1.5 RESEARCH HYPOTHESES
H0: There is no significant effect of international financial reporting standard adoption on profitability of listed deposit money banks in Nigeria.
H1: There is a significant effect of international financial reporting standard adoption on profitability of listed deposit money banks in Nigeria.
H0: There is no significant relationship between international financial reporting standard adoption and profitability of listed deposit money banks in Nigeria.
H1: There is a significant relationship between international financial reporting standard adoption and profitability of listed deposit money banks in Nigeria
1.6 SIGNIFICANCE OF THE STUDY
The findings of the study is expected to be of immense significance to the government and firms in Nigeria will appreciate from the findings of the study the need to adopt and swing into full implementation of International financial reporting Standards as the economic implications of its adoption will be unveiled. The government will be fully aware of the gains of full disclosure requirements of IFRS adoptions as it affects transparency, comparability, credibility, informative, and comprehensiveness of financial information. Again, Nigerian government ministries and beyond will be brought to terms, the realities of IFRS adoption and the economic benefits. Preparers and users of public sector accounting information will also be encouraged on the need for full disclosure arising from IFRS adoption as it influences accountability, transparency and credibility of accounting information. Again, the result will guide members of the public on the likely gains or otherwise arising from the adoption of International financial reporting Standards and their effects on financial reporting.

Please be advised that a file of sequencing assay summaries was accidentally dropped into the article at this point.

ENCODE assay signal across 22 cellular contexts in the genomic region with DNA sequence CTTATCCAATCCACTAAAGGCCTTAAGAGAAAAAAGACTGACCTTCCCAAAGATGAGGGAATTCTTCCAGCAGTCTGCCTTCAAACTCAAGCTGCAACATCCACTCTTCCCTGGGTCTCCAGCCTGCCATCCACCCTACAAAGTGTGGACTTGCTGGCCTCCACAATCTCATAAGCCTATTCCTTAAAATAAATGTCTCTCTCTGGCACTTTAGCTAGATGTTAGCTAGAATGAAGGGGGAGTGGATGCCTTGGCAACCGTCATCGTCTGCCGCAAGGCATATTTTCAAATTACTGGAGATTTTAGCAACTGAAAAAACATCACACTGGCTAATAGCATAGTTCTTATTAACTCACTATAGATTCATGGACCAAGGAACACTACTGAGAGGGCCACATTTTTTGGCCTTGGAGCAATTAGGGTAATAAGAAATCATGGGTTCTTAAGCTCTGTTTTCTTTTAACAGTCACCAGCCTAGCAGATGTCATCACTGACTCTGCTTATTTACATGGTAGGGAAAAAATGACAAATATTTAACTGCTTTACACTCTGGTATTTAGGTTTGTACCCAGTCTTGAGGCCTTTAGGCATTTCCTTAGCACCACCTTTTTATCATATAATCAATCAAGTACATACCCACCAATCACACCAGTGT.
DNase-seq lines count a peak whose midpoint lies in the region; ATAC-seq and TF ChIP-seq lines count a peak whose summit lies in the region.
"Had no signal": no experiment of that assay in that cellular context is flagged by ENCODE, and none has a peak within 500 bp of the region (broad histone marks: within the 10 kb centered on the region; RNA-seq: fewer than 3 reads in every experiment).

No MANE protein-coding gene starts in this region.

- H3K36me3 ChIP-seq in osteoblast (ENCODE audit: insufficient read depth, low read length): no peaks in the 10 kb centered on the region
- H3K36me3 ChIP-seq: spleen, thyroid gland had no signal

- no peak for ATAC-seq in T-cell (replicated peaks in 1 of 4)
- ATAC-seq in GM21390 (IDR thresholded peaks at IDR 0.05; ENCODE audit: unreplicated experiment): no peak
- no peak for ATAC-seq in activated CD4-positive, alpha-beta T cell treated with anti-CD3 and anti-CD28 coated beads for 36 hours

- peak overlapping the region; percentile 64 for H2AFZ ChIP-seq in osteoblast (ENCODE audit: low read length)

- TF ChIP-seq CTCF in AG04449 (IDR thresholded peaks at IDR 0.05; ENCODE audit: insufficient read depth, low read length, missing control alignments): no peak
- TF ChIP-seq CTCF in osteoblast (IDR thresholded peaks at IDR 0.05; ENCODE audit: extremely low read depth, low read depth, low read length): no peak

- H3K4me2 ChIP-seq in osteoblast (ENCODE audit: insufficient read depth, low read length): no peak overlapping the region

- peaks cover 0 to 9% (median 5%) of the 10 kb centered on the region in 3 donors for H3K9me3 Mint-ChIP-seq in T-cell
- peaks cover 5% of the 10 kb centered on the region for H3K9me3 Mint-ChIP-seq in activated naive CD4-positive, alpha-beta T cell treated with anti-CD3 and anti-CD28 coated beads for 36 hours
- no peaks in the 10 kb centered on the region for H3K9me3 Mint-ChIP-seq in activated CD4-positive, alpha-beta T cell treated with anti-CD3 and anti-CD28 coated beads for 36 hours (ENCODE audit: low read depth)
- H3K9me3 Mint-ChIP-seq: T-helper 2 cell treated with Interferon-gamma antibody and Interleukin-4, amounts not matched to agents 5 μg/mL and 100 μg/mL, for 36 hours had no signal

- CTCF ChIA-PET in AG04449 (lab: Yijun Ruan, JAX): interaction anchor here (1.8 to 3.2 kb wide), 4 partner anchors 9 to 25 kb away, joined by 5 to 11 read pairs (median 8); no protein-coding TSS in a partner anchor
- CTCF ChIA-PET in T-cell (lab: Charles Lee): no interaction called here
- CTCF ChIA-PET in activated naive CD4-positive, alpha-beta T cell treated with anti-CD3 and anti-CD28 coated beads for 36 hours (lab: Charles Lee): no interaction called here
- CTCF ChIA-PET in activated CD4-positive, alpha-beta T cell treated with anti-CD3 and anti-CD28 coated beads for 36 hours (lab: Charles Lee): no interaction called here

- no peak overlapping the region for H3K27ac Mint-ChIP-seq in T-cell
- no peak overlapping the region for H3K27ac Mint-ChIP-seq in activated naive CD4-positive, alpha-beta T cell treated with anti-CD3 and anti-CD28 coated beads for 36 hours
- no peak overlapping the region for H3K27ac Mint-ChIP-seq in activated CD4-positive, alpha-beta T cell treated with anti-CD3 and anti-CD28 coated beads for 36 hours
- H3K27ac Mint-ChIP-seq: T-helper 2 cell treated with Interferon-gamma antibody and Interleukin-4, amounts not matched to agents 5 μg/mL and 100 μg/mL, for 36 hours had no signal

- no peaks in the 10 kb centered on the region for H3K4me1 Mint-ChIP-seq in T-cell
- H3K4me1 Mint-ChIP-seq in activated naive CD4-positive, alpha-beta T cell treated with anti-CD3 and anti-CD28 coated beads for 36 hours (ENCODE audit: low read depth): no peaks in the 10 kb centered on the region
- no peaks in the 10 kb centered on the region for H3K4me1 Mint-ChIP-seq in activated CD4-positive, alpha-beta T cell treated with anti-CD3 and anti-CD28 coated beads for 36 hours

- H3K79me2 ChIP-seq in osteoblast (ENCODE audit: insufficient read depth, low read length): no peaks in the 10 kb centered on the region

1.7 SCOPE OF THE STUDY
The study is based on the effect of international financial reporting standard adoption on profitability of listed deposit money banks in Nigeria. A case study of listed deposit money banks in Lagos state.
1.8 LIMITATION OF STUDY
Financial constraint- Insufficient fund tends to impede the efficiency of the researcher in sourcing for the relevant materials, literature or information and in the process of data collection (internet, questionnaire and interview).
Time constraint- The researcher will simultaneously engage in this study with other academic work. This consequently will cut down on the time devoted for the research work.
1.8 DEFINITION OF TERMS
International Financial Reporting Standard: (IFRS) is a set of accounting standards developed by an independent, not-for-profit organization called the International Accounting Standards Board (IASB).
Profitability: Is the state or condition of yielding a financial profit or gain. It is often measured by price to earnings ratio.
Deposit Money Bank: are resident depository corporations and quasi-corporations who have any liabilities in the form of deposits payable on demand, transferable by cheque or otherwise usable for making payments.